- Avoid talking on cell phones or listening to loud music on portable musical devices; these are distracting and prevent you from hearing sirens of emergency vehicles or even car horns.
- Avoid walking under the influence of alcohol (alcohol impairs judgment and leads to walking irresponsibly, jaywalking and not respecting the rules of the road). Among the TBI pedestrians tested for alcohol upon admission to MUHC Montreal General Hospital, 25% were found to be under the influence of alcohol.
Motorists, cyclists, anyone on rollerblades, scooters or skateboards: can protect themselves and pedestrians by doing the following:
- Adhere to traffic lights and speed limits at all times.
- Slow down in school zones, near parks and residential areas.
- Exercise more caution when driving in dangerous weather conditions.
- Stop for school buses as they let children on and off.
- Be patient with the elderly, physically challenged people and children who are crossing the street.
- Do not drink and drive (again, alcohol impairs judgment and leads to driving irresponsibly and not respecting the rules of the road). Among the TBI patients involved in a motor vehicle crash who were tested for alcohol upon admission to the Montreal General Hospital, 27% were found to be under the influence of alcohol.
- Exercise more vigilance when driving down a street where there are parked vehicles as children can emerge suddenly from between them.
- ATVs and other large vehicles have height-related blind spots that often prevent the drivers from seeing small children; therefore drivers must make doubly sure when manoeuvring in school zones, near parks and residential areas.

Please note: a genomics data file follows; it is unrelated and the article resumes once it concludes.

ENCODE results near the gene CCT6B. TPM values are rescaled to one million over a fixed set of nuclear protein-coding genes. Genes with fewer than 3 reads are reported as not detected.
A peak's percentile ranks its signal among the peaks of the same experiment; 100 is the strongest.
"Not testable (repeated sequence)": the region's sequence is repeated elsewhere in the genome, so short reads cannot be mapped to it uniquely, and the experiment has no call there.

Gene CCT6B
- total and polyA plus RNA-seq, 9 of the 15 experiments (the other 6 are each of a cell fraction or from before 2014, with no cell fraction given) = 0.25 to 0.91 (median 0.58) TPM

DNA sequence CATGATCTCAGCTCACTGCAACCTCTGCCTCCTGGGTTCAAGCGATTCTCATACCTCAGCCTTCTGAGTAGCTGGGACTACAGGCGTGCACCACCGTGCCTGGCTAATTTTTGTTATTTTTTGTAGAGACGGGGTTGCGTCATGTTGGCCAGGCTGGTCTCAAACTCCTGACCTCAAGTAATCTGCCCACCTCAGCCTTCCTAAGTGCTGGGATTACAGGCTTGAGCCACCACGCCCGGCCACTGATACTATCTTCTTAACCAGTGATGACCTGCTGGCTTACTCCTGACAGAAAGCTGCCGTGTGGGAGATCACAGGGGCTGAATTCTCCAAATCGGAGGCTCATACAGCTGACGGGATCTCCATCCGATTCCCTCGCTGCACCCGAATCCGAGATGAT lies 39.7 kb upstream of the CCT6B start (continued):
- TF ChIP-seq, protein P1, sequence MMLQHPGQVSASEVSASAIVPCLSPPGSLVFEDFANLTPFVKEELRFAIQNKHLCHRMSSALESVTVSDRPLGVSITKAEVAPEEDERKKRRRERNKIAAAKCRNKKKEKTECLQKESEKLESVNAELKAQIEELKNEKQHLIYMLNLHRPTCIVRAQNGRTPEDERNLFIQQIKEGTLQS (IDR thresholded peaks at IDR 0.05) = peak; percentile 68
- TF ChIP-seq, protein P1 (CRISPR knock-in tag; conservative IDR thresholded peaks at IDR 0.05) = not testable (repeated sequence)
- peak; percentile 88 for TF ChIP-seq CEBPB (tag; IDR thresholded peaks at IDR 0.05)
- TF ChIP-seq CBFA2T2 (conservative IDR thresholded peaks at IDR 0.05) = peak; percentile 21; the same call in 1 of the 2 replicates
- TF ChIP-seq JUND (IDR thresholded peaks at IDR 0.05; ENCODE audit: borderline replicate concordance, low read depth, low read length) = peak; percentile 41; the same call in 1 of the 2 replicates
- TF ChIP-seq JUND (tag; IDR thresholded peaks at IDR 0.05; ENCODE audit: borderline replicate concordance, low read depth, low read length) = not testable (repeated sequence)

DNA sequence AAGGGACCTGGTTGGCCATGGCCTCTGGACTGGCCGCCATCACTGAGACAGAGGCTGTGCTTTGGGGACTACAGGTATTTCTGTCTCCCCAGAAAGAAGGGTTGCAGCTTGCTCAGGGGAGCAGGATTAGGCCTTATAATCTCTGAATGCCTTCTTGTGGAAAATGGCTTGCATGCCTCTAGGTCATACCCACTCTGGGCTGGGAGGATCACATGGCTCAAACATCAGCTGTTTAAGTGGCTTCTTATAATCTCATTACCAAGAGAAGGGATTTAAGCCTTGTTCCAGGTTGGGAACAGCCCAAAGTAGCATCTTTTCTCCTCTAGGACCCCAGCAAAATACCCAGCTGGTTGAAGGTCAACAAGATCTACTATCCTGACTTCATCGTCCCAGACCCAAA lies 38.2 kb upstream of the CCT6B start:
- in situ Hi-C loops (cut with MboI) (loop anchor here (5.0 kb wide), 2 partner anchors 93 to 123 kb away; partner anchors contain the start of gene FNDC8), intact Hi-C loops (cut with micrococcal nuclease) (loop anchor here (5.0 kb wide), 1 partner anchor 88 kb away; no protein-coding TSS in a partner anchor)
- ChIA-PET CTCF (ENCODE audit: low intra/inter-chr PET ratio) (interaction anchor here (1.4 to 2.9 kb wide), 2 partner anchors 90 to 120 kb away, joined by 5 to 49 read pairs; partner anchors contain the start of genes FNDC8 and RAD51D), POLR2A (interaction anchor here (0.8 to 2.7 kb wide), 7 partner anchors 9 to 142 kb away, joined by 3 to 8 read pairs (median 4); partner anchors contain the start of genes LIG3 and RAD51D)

"It's not just motor vehicles we have to worry about, it is anything that has wheels," emphasizes Dr. S. Tinawi, "skateboards, rollerblades, bicycles – if it has wheels, it is like a vehicle, it has speed which increases the damage it can do upon impact, and add alcohol to this, you have a formula for disaster."
Tertiary care trauma centres such as the Montreal General Hospital of the MUHC and the Child and Adolescent Trauma Centre at the Montreal Children's Hospital have helped to increase the survival rates of TBI victims; however, the long-term physical, mental and emotional damage can change the lives of these patients and their families forever.
If pedestrians and motorists can use their common sense, they can not only prevent life-changing injuries, but make it unnecessary for the city to establish jaywalking fines, speed bumps, speed traps and such.
About the McGill University Health Centre (MUHC)
The McGill University Health Centre (MUHC) is a comprehensive academic health institution with an international reputation for excellence in clinical programs, research and teaching. The MUHC is a merger of five teaching hospitals affiliated with the Faculty of Medicine at McGill University — the Montreal Children's, Montreal General, Royal Victoria, and Montreal Neurological Hospitals, as well as the Montreal Chest Institute. Building on the tradition of medical leadership of the founding hospitals, the goal of the MUHC is to provide patient care based on the most advanced knowledge in the health care field, and to contribute to the development of new knowledge.